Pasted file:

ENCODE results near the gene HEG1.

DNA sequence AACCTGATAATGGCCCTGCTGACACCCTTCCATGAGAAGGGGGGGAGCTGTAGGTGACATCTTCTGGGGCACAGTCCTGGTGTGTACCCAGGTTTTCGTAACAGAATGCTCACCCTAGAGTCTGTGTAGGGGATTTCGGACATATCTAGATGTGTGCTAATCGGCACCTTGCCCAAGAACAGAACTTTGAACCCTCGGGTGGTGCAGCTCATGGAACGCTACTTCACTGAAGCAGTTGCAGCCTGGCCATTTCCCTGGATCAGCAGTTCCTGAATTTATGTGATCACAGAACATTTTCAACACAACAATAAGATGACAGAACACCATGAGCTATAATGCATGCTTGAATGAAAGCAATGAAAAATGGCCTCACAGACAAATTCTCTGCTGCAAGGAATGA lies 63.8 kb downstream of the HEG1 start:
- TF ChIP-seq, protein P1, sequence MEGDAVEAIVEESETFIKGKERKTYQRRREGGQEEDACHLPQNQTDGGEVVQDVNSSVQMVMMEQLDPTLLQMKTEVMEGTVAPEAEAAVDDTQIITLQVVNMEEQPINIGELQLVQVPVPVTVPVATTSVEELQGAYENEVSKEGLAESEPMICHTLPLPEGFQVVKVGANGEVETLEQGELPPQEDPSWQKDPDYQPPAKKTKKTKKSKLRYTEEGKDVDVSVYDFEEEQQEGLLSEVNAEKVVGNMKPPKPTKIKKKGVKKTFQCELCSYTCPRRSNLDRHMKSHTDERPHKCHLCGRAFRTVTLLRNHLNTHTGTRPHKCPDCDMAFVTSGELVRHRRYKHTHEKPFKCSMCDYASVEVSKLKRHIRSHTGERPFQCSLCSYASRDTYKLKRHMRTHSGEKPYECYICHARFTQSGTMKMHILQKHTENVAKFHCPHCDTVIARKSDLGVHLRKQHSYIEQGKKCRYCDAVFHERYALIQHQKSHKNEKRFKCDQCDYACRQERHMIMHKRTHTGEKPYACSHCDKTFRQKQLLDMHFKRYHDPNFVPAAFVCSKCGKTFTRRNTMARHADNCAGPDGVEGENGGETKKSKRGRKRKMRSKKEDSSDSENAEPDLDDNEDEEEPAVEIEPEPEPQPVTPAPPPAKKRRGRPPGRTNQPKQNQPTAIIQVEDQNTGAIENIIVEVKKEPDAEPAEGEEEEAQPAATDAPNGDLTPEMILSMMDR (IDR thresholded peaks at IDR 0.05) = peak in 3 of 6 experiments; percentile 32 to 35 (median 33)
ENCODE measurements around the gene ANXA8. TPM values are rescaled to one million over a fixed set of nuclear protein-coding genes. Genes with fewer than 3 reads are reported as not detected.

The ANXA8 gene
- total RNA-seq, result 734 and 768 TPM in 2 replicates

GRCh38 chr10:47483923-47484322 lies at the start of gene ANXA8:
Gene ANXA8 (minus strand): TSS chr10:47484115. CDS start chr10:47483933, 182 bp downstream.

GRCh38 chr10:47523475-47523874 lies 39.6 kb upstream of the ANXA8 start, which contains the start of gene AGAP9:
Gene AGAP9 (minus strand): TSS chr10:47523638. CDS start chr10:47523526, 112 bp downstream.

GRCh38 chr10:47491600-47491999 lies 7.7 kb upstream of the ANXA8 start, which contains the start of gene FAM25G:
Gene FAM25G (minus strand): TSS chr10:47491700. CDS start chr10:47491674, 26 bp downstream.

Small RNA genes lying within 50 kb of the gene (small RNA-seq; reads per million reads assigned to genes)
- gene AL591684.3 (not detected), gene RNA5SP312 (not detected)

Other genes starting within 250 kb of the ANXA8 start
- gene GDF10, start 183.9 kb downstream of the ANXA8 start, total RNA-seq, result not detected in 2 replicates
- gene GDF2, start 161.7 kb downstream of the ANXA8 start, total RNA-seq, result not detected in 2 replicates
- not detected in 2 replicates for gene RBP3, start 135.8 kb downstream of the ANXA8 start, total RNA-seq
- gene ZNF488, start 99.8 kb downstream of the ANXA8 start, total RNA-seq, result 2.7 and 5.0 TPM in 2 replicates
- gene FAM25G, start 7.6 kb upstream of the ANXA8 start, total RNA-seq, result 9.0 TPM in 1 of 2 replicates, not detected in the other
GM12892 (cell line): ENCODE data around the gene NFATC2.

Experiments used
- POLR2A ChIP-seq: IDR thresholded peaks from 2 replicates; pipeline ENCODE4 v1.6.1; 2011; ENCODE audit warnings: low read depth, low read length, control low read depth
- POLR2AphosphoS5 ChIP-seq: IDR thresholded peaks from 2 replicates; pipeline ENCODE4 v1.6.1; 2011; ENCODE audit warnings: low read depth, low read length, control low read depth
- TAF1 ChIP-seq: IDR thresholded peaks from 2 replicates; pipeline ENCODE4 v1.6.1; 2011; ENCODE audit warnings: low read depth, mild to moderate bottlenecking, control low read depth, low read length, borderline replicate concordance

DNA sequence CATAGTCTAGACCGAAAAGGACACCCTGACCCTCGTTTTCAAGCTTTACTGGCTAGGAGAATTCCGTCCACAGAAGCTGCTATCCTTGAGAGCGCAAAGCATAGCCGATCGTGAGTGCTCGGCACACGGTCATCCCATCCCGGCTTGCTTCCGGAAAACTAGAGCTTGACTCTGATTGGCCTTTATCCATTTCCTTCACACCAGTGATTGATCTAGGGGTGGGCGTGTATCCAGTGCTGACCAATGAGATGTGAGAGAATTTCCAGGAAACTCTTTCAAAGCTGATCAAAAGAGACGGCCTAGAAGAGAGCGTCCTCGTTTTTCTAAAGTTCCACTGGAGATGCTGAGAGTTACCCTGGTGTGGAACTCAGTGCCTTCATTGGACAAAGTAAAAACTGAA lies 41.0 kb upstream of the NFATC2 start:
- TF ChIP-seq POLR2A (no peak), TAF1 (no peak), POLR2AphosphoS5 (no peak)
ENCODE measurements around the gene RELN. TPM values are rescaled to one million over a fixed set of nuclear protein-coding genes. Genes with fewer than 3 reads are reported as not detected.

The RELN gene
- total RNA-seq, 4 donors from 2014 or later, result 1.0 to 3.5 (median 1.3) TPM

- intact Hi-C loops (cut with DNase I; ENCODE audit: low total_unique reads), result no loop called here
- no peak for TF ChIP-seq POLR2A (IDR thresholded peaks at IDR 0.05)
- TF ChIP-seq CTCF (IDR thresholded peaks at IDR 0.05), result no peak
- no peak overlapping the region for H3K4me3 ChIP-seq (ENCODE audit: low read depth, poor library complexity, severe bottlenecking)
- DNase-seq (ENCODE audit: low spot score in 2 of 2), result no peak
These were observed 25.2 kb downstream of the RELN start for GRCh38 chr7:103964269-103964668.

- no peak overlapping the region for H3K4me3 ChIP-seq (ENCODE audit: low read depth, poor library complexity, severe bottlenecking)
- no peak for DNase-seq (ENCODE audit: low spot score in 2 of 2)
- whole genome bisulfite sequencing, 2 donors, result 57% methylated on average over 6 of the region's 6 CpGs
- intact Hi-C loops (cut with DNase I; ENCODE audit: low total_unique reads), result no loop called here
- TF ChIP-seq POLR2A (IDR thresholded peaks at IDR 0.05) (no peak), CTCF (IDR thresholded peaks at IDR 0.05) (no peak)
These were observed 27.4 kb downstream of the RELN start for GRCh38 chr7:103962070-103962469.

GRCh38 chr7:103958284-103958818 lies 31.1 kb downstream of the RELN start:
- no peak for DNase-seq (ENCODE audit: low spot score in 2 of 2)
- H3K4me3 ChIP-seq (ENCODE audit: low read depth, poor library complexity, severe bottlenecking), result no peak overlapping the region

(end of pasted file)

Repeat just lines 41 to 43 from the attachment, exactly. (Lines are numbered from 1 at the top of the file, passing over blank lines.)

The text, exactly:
- TF ChIP-seq POLR2A (IDR thresholded peaks at IDR 0.05) (no peak), CTCF (IDR thresholded peaks at IDR 0.05) (no peak)
These were observed 27.4 kb downstream of the RELN start for GRCh38 chr7:103962070-103962469.

GRCh38 chr7:103958284-103958818 lies 31.1 kb downstream of the RELN start: